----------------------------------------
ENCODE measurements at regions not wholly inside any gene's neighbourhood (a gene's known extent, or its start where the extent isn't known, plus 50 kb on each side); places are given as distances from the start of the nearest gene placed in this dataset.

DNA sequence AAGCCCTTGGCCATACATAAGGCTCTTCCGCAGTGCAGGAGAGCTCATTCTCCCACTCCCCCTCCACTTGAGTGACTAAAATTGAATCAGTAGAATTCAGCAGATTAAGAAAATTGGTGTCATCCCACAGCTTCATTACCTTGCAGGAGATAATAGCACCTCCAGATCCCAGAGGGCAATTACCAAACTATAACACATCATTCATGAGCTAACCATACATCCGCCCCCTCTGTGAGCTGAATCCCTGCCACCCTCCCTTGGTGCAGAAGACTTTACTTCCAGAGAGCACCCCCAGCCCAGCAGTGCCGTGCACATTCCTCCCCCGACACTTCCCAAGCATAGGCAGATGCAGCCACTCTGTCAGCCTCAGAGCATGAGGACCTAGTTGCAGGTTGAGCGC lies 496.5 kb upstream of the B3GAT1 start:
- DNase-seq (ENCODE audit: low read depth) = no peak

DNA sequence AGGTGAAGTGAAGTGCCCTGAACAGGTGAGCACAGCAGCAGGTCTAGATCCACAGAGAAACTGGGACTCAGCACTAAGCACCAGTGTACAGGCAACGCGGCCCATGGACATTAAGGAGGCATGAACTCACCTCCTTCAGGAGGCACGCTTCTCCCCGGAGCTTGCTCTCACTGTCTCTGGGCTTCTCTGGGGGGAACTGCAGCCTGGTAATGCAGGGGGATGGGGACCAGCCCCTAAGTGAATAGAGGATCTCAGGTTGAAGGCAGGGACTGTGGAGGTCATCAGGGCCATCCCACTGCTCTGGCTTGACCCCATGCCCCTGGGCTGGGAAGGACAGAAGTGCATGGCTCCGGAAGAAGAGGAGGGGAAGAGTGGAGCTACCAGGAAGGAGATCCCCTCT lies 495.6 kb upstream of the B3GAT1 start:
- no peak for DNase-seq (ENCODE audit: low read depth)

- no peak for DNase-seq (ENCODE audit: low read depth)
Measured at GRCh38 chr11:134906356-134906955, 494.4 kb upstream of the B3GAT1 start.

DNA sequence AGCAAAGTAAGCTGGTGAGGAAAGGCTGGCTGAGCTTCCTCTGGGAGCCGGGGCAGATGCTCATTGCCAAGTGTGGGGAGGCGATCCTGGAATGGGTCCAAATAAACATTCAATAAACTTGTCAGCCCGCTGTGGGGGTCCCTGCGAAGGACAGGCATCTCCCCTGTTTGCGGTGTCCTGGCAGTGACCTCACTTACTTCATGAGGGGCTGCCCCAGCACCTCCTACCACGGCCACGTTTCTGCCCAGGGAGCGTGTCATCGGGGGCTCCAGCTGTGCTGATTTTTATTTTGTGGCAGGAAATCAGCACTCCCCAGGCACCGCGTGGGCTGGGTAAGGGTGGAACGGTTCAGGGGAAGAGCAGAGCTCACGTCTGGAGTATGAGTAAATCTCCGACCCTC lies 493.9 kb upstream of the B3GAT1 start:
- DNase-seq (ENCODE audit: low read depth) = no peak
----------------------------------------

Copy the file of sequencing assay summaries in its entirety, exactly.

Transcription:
ENCODE measurements at regions not wholly inside any gene's neighbourhood (a gene's known extent, or its start where the extent isn't known, plus 50 kb on each side); places are given as distances from the start of the nearest gene placed in this dataset.

DNA sequence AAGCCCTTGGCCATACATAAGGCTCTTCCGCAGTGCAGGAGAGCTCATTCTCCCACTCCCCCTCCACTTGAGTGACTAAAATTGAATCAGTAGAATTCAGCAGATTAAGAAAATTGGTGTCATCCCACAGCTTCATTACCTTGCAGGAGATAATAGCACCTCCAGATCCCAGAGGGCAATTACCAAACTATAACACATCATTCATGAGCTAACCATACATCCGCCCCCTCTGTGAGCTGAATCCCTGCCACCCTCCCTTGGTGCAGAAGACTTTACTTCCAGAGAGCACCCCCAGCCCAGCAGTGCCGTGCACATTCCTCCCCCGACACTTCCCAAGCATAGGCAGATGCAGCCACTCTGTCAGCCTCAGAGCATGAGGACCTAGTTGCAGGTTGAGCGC lies 496.5 kb upstream of the B3GAT1 start:
- DNase-seq (ENCODE audit: low read depth) = no peak

DNA sequence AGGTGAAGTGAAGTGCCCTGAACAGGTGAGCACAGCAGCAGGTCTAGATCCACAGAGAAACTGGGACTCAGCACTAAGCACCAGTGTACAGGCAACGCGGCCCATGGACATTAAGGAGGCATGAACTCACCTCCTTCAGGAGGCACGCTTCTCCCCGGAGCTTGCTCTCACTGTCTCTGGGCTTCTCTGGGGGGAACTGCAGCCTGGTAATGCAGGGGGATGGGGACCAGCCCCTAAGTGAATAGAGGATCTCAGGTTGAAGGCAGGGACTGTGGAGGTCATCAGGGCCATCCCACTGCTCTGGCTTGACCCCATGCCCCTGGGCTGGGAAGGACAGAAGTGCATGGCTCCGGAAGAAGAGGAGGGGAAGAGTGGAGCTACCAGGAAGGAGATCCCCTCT lies 495.6 kb upstream of the B3GAT1 start:
- no peak for DNase-seq (ENCODE audit: low read depth)

- no peak for DNase-seq (ENCODE audit: low read depth)
Measured at GRCh38 chr11:134906356-134906955, 494.4 kb upstream of the B3GAT1 start.

DNA sequence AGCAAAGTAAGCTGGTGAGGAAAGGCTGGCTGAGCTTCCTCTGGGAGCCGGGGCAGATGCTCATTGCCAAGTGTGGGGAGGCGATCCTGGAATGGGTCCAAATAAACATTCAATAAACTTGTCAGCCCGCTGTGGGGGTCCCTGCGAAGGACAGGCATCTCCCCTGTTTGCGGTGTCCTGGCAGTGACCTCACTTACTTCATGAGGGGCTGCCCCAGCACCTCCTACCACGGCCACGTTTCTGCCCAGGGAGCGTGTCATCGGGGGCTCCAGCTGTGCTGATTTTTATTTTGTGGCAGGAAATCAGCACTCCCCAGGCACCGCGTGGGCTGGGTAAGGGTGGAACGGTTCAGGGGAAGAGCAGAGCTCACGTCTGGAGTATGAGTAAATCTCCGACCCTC lies 493.9 kb upstream of the B3GAT1 start:
- DNase-seq (ENCODE audit: low read depth) = no peak